The LDL are small enough to penetrate the vascular wall. They contain only one apolipoprotein (the apoB100) and they are the main carrier of cholesterol in plasma. They remain in the circulation longer than the remnants, and are taken up through the apoB/E receptor, either in the liver (approximately 80% of particles) or in the peripheral cells (see Fig. 18.3). Their affinity for the receptor is lower than that of the apoE-containing remnant particles.

Intracellular cholesterol synthesis and its cellular uptake are interdependent

Most cells synthesize cholesterol for their own needs. However, when the concentration of intracellular cholesterol decreases, the cells can acquire it from the outside – and the lipoproteins constitute a pool of extracellular cholesterol upon which the cells draw. After internalization, the LDL–receptor complex is digested by the lysosomal enzymes. The released free cholesterol is esterified within the cell and the receptor protein recycles back to the membrane. The free cholesterol is a negative feedback regulator of its own synthesis. This is mediated by a family of transcription factors called sterol regulatory element-binding proteins (SREBPs). SREBPs regulate transcription of genes coding for enzymes in the pathway of cholesterol synthesis: the 3-hydroxy-3-methylglutaryl coenzyme A synthase and HMG-CoA reductase, but also the gene coding for the apoB/E receptor (Chapter 17). Depletion of hepatic sterols increases the SREBPs level and consequently both cholesterol synthesis and the expression of the apoB/E receptor. On the other hand, increased intracellular cholesterol concentration inhibits the SREBP pathway, decreasing cholesterol synthesis and receptor expression. This is dioscussed in more detail in Chapter 18 (Fig. 18.4; see also Fig. 17.7).


FIG. 18.4 Regulation of intracellular cholesterol concentration.
Intracellular cholesterol regulates the activity of the HMG-CoA reductase, the rate-limiting enzyme in cholesterol synthesis, and also the expression of LDL receptors on the cell membrane. The expression of relevant genes is controlled by the SREBP transcription factors. ACAT: acyl CoA:acylcholesterol transferase. See also Figure 17.7

The reverse cholesterol transport

HDL particles transport cholesterol from the peripheral cells to the liver – this makes them anti-atherogenic

The HDL particles transport cholesterol from the periphery to the liver – thus the ‘reverse’ transport, Fig. 18.5. This relieves the cholesterol burden of cells and makes the HDL anti-atherogenic: a high plasma concentration of HDL-cholesterol (HDL-C) is associated with longevity, and a decreased concentration of HDL-C (and apoAI) is associated with an increased CVD risk.


FIG. 18.5 Reverse cholesterol transport.
HDL are assembled in the liver and intestine as discoid particles. They acquire cholesterol from cell membranes through the ABCA1 transporter. The LCAT associated with HDL esterifies the acquired cholesterol. The cholesteryl esters move to the inside of the particle, making it spherical (HDL-2). The CETP facilitates exchange of apolipoproteins and cholesteryl esters between HDL and triglyceride-rich lipoproteins: this inserts the cholesteryl esters into the fuel transport pathway and is the main route of reverse cholesterol transport in humans. The HDL-2 particles which acquire triacylglycerols during the CETP-mediated exchange, increase in size, becoming HDL-3. They bind to the scavenger receptor BI on the hepatocyte membrane and transfer cholesteryl esters to the liver. When the transfer is completed, the size of the HDL particle decreases again. Some of the redundant surface material is released, forming apoAI-rich, lipid-poor pre-β-HDL, which re-enter the cholesterol removal cycle. LCAT, lecithin:cholesterol acyltransferase; CETP, cholesterol ester transfer protein; HTGL, hepatic triglyceride lipase.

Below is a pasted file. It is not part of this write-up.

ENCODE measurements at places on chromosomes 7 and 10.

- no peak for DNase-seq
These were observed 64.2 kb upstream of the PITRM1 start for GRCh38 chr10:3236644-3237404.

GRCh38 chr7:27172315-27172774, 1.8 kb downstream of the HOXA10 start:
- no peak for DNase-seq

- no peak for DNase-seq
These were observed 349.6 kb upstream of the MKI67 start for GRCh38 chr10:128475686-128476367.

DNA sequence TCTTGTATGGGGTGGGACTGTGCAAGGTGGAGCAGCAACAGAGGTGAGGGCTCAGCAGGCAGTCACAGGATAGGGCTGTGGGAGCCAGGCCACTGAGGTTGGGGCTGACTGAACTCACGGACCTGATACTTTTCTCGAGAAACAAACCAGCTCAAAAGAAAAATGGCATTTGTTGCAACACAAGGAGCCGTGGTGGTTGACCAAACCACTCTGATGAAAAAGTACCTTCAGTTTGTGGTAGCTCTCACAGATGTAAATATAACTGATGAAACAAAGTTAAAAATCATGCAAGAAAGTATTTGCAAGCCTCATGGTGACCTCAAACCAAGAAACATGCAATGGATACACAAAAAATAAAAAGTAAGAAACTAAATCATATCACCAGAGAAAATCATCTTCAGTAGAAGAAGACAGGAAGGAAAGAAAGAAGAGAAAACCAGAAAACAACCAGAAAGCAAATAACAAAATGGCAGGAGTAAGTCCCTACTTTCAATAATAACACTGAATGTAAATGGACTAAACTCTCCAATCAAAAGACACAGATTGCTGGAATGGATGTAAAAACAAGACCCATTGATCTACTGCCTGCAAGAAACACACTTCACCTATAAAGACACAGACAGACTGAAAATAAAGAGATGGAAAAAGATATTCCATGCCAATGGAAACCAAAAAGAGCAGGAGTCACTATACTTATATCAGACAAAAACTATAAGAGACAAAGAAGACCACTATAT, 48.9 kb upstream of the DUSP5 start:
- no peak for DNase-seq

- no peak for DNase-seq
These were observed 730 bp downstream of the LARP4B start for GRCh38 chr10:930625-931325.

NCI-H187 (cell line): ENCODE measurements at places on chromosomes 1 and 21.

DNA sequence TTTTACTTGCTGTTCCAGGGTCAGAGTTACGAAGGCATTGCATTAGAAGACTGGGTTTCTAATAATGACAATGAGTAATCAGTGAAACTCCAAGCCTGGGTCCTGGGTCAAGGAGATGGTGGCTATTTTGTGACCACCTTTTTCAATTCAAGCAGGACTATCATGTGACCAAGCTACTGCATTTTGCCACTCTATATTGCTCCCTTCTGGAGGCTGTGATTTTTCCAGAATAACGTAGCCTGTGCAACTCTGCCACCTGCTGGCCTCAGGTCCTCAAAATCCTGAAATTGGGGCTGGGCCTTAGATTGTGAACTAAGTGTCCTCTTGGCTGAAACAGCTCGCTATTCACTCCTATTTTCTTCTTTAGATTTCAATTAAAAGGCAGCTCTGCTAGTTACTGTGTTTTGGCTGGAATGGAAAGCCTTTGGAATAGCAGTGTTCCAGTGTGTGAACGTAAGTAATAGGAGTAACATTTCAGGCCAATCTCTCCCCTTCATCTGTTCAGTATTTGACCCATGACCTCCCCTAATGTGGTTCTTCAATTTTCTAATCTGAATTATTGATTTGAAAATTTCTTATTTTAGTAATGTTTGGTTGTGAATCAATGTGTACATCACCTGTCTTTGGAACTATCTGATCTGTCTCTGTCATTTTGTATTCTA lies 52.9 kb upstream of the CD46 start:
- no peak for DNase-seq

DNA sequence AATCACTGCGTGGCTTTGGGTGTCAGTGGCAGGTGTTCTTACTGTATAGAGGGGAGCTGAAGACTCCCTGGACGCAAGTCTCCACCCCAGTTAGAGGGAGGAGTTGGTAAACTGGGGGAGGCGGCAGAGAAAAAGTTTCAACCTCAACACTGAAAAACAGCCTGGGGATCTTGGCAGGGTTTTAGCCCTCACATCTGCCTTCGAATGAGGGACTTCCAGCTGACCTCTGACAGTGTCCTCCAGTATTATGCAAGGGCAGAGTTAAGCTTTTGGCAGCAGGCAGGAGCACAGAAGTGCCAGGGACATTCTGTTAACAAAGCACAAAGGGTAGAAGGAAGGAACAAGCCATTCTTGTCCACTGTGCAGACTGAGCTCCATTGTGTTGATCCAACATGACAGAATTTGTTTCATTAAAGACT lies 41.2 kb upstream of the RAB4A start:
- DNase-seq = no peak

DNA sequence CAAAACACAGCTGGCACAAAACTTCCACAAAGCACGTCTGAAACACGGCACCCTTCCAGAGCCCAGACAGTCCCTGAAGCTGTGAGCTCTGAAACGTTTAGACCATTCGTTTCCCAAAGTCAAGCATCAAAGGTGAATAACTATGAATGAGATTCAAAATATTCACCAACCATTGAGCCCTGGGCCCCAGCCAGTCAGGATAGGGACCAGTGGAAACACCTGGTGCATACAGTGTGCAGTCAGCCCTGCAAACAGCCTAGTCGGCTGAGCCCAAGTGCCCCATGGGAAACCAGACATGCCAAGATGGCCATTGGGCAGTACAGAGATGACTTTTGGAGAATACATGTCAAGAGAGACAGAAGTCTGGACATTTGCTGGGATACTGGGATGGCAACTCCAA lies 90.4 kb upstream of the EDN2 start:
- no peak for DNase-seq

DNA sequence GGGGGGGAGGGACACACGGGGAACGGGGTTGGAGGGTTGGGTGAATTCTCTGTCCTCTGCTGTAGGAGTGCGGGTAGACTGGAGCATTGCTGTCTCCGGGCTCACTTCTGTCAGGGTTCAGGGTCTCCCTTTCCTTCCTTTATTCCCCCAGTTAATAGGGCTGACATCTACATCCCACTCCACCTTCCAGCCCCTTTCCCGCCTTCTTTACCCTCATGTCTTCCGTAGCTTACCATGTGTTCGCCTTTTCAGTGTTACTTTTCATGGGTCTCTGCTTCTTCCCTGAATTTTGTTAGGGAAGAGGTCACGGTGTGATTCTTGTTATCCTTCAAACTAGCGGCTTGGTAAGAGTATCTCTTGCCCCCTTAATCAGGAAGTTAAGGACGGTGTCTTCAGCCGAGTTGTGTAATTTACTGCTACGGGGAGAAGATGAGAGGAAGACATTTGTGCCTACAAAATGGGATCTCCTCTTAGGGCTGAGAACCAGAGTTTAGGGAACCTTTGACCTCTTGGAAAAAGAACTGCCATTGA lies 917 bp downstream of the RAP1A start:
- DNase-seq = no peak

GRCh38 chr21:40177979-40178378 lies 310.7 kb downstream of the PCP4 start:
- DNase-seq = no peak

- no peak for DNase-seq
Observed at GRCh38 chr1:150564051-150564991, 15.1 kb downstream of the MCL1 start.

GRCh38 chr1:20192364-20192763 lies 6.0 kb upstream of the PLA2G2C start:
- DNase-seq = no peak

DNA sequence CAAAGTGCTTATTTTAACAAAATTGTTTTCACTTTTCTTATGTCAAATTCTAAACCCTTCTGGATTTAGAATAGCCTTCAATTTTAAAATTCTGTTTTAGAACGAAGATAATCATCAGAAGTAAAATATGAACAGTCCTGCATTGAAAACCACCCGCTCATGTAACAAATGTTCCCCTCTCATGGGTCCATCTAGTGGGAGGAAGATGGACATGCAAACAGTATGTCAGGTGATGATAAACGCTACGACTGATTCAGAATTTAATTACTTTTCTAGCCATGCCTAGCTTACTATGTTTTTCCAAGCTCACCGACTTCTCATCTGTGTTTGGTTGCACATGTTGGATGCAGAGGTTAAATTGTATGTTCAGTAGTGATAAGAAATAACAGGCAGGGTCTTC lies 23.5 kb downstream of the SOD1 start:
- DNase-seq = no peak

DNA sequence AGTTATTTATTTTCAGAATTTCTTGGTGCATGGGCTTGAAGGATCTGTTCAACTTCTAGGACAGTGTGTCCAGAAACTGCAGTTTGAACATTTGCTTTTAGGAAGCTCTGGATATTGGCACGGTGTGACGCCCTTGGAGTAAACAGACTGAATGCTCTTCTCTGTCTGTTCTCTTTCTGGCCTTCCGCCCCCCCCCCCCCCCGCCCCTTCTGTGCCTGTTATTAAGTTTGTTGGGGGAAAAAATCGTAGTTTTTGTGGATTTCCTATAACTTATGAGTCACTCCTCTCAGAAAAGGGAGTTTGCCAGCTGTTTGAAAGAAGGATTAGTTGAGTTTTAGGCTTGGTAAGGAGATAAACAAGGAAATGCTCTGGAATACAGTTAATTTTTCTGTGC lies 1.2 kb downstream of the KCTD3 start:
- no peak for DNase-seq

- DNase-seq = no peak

The HDL particles are synthesized in the liver and the intestine. Their main apolipoproteins are apoAI and apoAII. They also contain apoC and apoE. Importantly, the HDL exchange their components (apolipoproteins, phospholipids, triacylglycerols and cholesteryl esters) with the triglyceride-rich particles: the chylomicrons, VLDL, and the remnant particles.

image Advanced concept box Peroxisome proliferator-activated receptors control carbohydrate and lipid metabolism

Peroxisome proliferator-activated receptors (PPARs) belong to the superfamily of nuclear receptors that function as transcription factors. They regulate genes controlling carbohydrate and lipid homeostasis – and thus play a role in controlling energy metabolism. PPARs form dimers with retinoid X receptor (RXR); and the dimer subsequently binds to response elements in the promoter regions of target genes. The majority of their activating ligands derive from the metabolism of fatty acids.

The action of PPARα is associated also with catabolism of fatty acids. It stimulates fatty acid catabolism, ketogenesis and gluconeogenesis. It is also involved in the assembly of lipoproteins and in cholesterol metabolism. PPARα regulates expression of the AI-CIII-AIV gene cluster; this increases the expression of apoAI and apoAII and reduces the expression of apoCIII gene. It also increases the expression of the LPL.

PPARβ/δ is involved in the control of cell proliferation and differentiation, and also in fatty acid catabolism. PPARγ influences energy homeostasis and adipose tissue differentiation. Its action improves insulin sensitivity. The actions of both PPARα and PPARγ are anti-inflammatory.

The PPARs are important targets of drug action. The commonly used lipid-lowering drugs, derivatives of fibric acid (fibrates) activate PPARα (see also Chapter 20). The anti-diabetic drugs thiazolidinediones activate PPAR γ.

Cholesterol is removed from cells to the HDL by specific transporter molecules